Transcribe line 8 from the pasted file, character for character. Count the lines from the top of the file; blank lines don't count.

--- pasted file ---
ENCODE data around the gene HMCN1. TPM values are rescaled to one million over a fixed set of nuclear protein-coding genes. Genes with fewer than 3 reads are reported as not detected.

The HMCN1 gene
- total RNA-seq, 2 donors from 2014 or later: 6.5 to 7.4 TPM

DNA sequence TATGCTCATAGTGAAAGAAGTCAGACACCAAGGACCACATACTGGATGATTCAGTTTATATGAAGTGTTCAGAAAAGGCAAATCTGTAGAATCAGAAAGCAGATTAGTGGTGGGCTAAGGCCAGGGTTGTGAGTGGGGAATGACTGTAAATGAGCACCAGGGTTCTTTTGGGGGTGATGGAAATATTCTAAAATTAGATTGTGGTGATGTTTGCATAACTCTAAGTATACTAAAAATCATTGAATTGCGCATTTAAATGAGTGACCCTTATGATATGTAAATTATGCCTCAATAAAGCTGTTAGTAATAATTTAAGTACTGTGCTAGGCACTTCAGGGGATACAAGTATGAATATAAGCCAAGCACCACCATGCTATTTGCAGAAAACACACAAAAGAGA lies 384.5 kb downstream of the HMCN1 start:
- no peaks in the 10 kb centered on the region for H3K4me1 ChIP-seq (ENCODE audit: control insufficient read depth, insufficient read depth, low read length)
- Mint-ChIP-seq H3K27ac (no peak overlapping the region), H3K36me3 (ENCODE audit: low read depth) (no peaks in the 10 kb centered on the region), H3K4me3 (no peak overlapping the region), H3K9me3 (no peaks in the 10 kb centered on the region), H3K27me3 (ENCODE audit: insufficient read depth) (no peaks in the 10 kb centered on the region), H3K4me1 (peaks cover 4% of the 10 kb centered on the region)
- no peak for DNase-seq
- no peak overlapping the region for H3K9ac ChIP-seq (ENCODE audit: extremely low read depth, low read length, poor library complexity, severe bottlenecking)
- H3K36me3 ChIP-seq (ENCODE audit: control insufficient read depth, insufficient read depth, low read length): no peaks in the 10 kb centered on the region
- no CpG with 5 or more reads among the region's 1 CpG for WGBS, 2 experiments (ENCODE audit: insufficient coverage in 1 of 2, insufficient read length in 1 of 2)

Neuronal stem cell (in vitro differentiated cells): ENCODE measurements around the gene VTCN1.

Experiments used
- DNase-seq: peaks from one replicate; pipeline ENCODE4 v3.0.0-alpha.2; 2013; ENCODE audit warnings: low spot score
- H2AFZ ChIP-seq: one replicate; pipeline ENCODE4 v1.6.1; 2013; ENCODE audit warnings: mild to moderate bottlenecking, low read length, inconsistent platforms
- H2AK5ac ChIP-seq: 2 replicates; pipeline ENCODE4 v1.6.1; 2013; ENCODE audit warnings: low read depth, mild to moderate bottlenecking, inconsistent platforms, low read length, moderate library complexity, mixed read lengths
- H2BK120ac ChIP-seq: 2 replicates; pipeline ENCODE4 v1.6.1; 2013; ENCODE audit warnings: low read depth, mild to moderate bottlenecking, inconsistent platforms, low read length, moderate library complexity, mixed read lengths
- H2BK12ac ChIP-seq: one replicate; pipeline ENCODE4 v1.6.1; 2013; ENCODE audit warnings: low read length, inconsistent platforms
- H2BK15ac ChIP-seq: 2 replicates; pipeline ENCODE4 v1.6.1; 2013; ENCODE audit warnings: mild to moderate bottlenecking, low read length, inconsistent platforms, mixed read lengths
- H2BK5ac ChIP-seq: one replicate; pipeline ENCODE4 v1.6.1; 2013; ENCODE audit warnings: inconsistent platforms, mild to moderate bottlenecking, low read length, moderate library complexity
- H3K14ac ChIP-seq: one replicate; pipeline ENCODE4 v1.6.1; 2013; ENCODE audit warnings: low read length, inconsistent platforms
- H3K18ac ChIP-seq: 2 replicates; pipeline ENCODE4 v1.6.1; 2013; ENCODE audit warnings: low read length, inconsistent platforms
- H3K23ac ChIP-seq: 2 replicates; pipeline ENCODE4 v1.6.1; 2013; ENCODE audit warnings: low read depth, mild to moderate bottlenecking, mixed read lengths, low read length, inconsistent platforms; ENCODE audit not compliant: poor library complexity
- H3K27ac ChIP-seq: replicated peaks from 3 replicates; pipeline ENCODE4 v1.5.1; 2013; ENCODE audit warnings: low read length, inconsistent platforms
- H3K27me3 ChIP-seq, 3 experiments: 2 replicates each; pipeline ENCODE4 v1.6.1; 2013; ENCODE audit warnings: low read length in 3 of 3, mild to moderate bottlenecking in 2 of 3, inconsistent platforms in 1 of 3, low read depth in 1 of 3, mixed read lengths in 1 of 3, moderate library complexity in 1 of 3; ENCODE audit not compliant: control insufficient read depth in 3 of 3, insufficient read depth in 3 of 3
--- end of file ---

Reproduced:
- no peak overlapping the region for H3K9ac ChIP-seq (ENCODE audit: extremely low read depth, low read length, poor library complexity, severe bottlenecking)